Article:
What is OpenFlow?
OpenFlow is an open standard that enables researchers to run experimental protocols in the campus networks we use every day. OpenFlow is added as a feature to commercial Ethernet switches, routers and wireless access points – and provides a standardized hook to allow researchers to run experiments, without requiring vendors to expose the internal workings of their network devices. OpenFlow is currently being implemented by major vendors, with OpenFlow-enabled switches now commercially available.
How does OpenFlow work?
In a classical router or switch, the fast packet forwarding (data path) and the high level routing decisions (control path) occur on the same device. An OpenFlow Switch separates these two functions. The data path portion still resides on the switch, while high-level routing decisions are moved to a separate controller, typically a standard server. The OpenFlow Switch and Controller communicate via the OpenFlow protocol, which defines messages, such as packet-received, send-packet-out, modify-forwarding-table, and get-stats.
The data path of an OpenFlow Switch presents a clean flow table abstraction; each flow table entry contains a set of packet fields to match, and an action (such as send-out-port, modify-field, or drop). When an OpenFlow Switch receives a packet it has never seen before, for which it has no matching flow entries, it sends this packet to the controller. The controller then makes a decision on how to handle this packet. It can drop the packet, or it can add a flow entry directing the switch on how to forward similar packets in the future.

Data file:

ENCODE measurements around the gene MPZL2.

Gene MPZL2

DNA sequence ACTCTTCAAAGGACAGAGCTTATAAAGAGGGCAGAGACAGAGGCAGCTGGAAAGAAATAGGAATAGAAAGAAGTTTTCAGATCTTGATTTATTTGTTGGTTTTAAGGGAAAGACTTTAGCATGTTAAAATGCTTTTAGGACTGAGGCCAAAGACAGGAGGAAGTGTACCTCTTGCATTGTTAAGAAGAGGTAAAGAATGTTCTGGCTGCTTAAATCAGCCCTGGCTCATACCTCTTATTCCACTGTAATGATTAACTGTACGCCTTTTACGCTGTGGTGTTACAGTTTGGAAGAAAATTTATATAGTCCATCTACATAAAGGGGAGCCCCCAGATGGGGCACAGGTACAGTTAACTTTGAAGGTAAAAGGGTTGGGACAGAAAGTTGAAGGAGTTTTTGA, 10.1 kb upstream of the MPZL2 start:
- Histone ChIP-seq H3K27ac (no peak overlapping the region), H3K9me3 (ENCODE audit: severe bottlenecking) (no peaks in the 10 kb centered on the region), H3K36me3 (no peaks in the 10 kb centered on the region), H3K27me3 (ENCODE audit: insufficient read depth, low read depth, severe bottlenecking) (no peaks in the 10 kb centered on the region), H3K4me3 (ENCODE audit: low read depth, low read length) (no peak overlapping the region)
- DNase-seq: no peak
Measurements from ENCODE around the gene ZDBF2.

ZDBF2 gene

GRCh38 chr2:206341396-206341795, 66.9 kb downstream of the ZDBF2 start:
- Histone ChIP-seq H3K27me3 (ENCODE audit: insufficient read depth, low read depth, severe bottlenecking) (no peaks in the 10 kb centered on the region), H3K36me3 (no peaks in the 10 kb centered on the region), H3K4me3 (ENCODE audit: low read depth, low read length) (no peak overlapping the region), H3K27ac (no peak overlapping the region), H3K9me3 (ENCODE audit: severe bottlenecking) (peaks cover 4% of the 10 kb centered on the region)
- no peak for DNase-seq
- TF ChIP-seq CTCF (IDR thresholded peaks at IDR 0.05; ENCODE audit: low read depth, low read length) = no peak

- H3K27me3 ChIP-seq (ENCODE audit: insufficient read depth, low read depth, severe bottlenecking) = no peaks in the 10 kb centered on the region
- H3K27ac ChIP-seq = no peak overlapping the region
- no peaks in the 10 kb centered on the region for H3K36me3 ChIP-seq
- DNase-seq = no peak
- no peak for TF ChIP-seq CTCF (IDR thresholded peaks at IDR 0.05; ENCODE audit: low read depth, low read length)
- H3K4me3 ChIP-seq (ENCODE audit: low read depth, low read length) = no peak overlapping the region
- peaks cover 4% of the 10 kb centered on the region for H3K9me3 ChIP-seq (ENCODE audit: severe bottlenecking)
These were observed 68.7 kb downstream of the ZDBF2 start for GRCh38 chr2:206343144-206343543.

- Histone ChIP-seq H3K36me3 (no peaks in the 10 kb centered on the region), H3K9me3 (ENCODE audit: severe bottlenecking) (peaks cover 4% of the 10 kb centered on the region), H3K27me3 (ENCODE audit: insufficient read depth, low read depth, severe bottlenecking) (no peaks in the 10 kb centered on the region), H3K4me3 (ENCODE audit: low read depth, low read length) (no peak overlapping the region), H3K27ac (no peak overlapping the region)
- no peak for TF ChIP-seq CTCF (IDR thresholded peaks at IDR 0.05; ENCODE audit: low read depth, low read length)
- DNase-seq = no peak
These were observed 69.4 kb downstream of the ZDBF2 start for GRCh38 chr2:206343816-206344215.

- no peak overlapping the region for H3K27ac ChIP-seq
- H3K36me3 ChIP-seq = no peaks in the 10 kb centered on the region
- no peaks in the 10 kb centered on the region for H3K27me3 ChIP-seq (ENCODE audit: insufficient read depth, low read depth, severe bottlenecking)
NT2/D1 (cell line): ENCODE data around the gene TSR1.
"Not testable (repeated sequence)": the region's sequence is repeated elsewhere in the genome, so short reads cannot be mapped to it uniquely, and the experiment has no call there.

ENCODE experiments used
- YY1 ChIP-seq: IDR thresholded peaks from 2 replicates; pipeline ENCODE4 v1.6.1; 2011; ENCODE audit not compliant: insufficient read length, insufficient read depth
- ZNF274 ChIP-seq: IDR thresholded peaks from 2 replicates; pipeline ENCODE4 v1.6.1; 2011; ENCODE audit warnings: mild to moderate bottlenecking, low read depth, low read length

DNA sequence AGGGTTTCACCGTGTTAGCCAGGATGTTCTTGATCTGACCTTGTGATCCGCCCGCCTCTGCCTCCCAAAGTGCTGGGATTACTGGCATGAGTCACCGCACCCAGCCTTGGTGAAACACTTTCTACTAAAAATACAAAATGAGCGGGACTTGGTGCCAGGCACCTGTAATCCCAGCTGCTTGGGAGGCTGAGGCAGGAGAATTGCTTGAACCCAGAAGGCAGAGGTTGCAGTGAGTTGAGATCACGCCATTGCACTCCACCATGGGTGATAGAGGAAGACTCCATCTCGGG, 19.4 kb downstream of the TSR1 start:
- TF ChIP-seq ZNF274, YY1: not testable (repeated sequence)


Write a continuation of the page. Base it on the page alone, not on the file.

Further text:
What can I do with OpenFlow?
OpenFlow allows you to easily deploy innovative routing and switching protocols in your network. It is used for applications such as virtual machine mobility, high-security networks and next generation ip based mobile networks.
What is the Open Networking Foundation?
The Open Networking Foundation is a nonprofit organization dedicated to promoting a new approach to networking called Software-Defined Networking (SDN). SDN allows owners and operators of networks to control and manage their networks to best serve their needs. ONF’s first priority is to develop and use the OpenFlow protocol. Through simplified hardware and network management, OpenFlow seeks to increase network functionality while lowering the cost associated with operating networks.
What companies make up the ONF?
Board of Directors
Deutsche Telekom, Facebook, Google, Microsoft, Verizon, Yahoo!
Big Switch Networks, Broadcom, Brocade, Ciena, Cisco, Citrix, Dell, Ericsson, Extreme Networks, Force10, HP, IBM, IP Infusion, Juniper Networks, Marvell, NEC, Netgear, Nokia, Siemens Networks, NTT, Riverbed, Technology, VMware
What types of organizations does Brocade envision adopting OpenFlow first?
Hyper-scale data centers, Cloud infrastructure providers and Web2.0 companies. The founding network operator companies of the ONF are good examples of the types of companies we expect to be early adopters of the technology.
Which Brocade products support OpenFlow?
An OpenFlow prototype based on the Brocade NetIron CES is now available in Brocade’s service provider product portfolio